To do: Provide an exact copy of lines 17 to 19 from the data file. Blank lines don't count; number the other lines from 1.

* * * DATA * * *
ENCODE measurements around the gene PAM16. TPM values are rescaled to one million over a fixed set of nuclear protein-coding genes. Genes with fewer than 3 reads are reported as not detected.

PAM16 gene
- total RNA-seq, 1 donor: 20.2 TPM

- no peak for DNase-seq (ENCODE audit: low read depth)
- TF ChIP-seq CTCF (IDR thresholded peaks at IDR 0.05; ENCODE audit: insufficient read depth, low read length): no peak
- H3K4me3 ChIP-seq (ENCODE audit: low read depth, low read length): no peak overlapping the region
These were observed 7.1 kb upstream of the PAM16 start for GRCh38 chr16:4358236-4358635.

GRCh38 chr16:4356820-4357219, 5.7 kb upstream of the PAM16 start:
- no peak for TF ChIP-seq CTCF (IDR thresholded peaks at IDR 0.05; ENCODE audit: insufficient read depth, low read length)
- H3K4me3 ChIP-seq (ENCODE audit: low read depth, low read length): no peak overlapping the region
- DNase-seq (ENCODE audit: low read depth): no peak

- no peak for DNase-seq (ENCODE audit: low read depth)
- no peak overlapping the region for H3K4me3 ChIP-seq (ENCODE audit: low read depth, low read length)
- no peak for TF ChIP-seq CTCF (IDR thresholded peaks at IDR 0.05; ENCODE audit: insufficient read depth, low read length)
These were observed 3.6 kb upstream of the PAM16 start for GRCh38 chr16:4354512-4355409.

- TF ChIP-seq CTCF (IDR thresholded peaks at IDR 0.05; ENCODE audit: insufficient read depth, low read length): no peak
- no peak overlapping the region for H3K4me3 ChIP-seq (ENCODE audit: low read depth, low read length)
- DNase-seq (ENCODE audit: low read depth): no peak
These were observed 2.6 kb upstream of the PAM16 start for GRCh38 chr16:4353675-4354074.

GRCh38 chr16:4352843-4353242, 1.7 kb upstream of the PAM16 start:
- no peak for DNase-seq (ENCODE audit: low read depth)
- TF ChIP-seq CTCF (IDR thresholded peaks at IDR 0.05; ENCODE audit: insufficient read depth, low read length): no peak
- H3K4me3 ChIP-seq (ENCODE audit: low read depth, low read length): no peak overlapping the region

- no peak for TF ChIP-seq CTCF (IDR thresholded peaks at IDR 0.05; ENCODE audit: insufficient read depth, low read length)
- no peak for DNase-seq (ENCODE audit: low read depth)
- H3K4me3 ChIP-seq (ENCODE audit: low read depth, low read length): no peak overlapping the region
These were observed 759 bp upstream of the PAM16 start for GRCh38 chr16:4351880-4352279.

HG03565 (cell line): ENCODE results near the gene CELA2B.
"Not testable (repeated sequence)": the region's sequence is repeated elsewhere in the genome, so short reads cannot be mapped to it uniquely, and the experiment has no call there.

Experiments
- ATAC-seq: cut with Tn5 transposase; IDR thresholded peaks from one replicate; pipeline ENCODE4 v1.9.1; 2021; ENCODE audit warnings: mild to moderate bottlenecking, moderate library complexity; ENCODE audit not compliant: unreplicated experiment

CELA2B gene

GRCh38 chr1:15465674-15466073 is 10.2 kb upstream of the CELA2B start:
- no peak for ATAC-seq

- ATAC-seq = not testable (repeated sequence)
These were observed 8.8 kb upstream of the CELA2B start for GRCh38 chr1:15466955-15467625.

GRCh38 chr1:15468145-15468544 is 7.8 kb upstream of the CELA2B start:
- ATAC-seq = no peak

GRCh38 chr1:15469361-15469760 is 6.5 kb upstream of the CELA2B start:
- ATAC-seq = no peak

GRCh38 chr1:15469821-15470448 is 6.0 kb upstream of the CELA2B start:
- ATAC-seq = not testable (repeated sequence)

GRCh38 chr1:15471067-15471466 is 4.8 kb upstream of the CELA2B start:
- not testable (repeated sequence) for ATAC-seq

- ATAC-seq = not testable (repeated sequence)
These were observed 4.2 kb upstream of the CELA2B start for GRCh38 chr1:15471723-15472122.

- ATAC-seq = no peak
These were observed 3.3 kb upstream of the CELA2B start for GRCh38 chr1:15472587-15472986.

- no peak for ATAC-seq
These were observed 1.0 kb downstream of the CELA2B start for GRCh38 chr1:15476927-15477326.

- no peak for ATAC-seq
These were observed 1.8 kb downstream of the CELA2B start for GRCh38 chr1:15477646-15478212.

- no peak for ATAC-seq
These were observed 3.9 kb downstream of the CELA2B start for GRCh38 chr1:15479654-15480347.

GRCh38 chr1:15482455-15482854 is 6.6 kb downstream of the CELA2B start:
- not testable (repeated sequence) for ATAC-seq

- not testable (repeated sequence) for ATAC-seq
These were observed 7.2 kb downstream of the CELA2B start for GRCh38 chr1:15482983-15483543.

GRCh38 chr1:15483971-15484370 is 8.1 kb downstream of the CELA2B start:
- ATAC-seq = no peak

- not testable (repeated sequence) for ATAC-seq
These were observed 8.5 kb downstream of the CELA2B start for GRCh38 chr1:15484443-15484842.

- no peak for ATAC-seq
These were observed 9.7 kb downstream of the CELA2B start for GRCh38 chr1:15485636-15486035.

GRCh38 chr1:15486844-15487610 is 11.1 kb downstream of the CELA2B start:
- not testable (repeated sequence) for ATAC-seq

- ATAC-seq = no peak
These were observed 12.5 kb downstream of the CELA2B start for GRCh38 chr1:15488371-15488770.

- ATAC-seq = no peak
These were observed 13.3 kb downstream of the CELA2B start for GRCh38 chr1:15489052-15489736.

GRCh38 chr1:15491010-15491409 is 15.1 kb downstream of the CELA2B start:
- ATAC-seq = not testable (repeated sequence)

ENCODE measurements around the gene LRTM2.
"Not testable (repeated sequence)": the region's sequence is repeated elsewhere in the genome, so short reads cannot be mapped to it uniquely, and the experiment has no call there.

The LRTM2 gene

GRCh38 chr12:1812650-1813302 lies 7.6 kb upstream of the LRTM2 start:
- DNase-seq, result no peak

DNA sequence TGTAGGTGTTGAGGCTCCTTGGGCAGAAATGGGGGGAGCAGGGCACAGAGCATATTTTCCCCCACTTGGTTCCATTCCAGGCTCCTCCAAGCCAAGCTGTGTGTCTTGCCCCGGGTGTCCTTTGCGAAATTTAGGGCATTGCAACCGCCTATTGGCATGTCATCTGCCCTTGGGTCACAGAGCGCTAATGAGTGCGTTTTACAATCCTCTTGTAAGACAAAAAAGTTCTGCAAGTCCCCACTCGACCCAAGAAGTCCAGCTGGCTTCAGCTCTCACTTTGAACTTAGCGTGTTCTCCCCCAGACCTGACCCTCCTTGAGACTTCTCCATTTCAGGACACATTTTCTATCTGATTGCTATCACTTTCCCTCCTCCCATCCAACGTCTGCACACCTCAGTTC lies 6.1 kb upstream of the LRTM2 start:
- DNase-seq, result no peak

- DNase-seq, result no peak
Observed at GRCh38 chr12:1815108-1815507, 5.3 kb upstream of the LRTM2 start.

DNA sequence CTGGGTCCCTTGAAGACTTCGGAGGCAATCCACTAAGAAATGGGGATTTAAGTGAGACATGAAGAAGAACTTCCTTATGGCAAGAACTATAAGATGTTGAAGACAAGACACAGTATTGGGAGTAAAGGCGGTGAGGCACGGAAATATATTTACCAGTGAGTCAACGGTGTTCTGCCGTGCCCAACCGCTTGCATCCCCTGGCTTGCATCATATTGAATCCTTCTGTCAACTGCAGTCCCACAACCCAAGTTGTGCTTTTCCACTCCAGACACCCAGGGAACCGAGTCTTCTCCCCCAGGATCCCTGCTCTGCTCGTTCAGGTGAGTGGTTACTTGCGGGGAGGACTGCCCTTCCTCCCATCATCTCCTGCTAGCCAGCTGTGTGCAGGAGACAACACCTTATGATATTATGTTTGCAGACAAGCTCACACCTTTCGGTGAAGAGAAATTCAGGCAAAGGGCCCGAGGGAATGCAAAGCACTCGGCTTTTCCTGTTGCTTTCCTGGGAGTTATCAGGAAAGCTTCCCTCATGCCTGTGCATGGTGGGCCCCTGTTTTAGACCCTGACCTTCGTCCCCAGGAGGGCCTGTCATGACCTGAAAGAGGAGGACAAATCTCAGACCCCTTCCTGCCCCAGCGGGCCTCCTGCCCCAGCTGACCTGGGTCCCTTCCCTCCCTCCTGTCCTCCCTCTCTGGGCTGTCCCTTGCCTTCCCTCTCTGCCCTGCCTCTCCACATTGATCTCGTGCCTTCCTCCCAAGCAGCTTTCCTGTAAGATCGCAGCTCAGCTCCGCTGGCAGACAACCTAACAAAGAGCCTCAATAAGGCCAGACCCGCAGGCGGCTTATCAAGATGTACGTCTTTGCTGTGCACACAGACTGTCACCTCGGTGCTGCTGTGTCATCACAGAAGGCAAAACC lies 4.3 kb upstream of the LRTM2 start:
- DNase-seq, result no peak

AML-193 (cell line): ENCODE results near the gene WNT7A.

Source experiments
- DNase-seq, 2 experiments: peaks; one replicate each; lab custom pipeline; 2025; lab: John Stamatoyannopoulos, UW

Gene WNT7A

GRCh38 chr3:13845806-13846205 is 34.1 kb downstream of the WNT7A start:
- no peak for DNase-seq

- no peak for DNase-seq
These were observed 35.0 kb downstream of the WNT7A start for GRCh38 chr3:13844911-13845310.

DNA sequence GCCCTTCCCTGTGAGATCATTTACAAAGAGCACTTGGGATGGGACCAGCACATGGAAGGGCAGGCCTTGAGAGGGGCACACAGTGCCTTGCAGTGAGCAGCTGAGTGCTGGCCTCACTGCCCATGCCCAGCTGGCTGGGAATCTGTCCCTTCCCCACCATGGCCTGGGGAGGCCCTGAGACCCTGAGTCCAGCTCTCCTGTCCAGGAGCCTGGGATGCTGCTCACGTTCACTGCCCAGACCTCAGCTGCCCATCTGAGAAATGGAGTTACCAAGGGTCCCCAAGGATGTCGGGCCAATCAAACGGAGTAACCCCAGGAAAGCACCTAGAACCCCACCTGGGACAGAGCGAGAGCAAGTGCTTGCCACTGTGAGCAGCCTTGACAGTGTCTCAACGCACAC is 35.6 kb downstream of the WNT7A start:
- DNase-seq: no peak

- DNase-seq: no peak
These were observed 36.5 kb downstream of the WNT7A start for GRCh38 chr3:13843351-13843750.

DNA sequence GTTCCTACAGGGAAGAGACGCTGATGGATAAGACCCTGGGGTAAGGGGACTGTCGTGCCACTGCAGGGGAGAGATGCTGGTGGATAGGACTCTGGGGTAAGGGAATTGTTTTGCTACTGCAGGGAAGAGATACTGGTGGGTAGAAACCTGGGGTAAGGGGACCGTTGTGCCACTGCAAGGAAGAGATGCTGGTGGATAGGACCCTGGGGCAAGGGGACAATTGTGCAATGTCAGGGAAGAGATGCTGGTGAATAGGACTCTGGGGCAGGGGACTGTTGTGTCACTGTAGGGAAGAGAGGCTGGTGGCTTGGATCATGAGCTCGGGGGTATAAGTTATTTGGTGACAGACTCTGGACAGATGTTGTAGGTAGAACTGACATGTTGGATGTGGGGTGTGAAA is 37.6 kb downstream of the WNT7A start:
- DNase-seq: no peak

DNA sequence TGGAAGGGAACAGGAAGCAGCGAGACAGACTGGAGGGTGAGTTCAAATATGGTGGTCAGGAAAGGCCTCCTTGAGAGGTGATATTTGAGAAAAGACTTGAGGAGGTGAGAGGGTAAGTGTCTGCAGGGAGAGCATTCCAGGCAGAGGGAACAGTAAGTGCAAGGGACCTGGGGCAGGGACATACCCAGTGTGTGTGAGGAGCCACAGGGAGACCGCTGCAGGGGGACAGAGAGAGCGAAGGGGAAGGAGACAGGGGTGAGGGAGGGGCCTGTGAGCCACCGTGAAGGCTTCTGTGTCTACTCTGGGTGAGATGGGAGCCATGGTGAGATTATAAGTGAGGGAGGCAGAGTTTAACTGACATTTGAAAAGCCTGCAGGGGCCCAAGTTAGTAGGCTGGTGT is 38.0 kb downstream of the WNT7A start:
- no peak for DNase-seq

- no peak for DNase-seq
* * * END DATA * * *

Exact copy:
- no peak overlapping the region for H3K4me3 ChIP-seq (ENCODE audit: low read depth, low read length)
- DNase-seq (ENCODE audit: low read depth): no peak
These were observed 2.6 kb upstream of the PAM16 start for GRCh38 chr16:4353675-4354074.